The Duran’s Alex Christoforou and Editor-in-Chief Alexander Mercouris discuss French President Emmanuel Macron’s statement that Europe is staring at the ‘death of Schengen.’
Macron warned EU leaders of the coronavirus pandemic and subsequent closure of borders, risking the ‘survival of the European Project.’
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The statement comes as the novel coronavirus (COVID-19) pandemic, which has currently infected almost 465,900 worldwide, continues to increase in all parts of the globe, killing at least 21,000, according to the most recent data.
Speaking to the leaders of the 26 European Union states, French President Emmanuel Macron, during a Thursday video-conference on the ongoing coronavirus pandemic, warned that the bloc’s fundamental projects, including the no-border zone, could be imperiled if the nations fail to show solidarity during the crisis, according to Reuters.
“What’s at stake is the survival of the European project,” Macron told the leaders in the conference call, according to Reuters, citing a French diplomat. “The risk we are facing is the death of Schengen”.
Commenting on a phone call Macron had with US President Donald Trump, the French president noted that France and the US, along with other countries, were preparing “a new strong initiative” in response to the ongoing pandemic, without specifying details.
Very good discussion with @realDonaldTrump. In response to the COVID-19 crisis, we are preparing with other countries a new strong initiative in the coming days.
— Emmanuel Macron (@EmmanuelMacron) March 26, 2020
The EU is appears to be finding it difficult to develop a common approach to counteract the rapidly spreading threat posed by the deadly pandemic, prompting each country to handle the crisis in a different way. Many states have implemented restrictions and closed borders with other EU nations as a preventive measure to slow the spread of the virus.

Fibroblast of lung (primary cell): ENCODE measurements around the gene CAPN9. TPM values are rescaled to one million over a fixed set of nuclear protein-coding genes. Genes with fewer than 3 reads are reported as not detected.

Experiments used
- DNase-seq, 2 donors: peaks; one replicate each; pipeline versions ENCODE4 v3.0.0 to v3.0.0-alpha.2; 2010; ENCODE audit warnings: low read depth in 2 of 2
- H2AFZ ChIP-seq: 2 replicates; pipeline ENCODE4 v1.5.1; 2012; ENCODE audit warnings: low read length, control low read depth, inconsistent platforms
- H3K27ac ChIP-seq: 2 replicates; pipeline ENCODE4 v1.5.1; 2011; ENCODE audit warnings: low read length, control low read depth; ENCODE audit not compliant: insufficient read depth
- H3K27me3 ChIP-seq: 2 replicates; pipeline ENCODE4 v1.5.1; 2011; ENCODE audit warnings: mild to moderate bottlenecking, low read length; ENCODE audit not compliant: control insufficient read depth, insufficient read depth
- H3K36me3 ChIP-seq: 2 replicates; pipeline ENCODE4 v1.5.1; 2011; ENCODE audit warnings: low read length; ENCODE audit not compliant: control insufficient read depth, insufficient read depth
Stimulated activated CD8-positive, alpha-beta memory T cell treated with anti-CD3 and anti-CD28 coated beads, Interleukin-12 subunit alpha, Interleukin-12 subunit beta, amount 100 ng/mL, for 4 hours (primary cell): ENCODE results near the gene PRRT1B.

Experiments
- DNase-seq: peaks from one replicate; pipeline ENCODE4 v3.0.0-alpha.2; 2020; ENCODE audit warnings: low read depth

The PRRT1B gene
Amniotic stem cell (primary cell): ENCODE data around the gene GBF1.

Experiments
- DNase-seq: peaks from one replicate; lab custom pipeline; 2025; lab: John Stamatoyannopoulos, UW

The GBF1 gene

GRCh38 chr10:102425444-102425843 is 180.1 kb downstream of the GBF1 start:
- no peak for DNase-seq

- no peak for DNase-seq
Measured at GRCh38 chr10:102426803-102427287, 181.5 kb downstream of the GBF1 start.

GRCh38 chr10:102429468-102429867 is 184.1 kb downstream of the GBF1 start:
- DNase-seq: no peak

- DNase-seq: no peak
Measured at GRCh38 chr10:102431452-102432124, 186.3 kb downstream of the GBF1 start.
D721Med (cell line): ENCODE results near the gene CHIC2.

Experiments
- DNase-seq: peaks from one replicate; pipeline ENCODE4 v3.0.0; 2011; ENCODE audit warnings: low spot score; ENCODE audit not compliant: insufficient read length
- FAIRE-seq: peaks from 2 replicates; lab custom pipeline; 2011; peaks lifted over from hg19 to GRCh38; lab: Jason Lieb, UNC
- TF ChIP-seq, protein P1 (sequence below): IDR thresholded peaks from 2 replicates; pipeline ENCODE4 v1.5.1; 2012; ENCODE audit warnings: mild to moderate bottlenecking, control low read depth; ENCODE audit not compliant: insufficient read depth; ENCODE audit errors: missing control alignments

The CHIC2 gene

“The European Union today is actually unable to cope with its main task — to ensure the functioning of a single market. The main duty of the EU is to ensure united economic space, free movement of labor, goods, services and capital. We have obvious problems today with at least three of these components,” Estonian President Kersti Kaljulaid said on Tuesday.
On Wednesday, a draft statement of the European Council seen by Euractiv revealed that EU heads of state have called for the establishment of a Europe-wide crisis management centre in the light of the rapidly spreading COVID-19 pandemic.
On Thursday, 26 EU national leaders held a six-hour videoconference, during which they discussed the outbreak’s repercussions on the bloc’s economy as well as ordering a draft for a recovery plan.
As of Thursday, the European region had registered 29,771 new confirmed infections, to raise the total to 250,287 cases of the deadly coronavirus, along with an additional 1,964 deaths to bring the total to an estimated 13,950.
Nations most afflicted with the virus in the EU are Italy, with at least 74,386 infection cases; followed by Spain, with an estimated 47610 cases; Germany, with at least 36508 cases; France, with an estimated 24920 cases; and Switzerland, reporting 9714 cases.
The statements, views and opinions expressed in this column are solely those of the author and do not necessarily represent those of The Duran.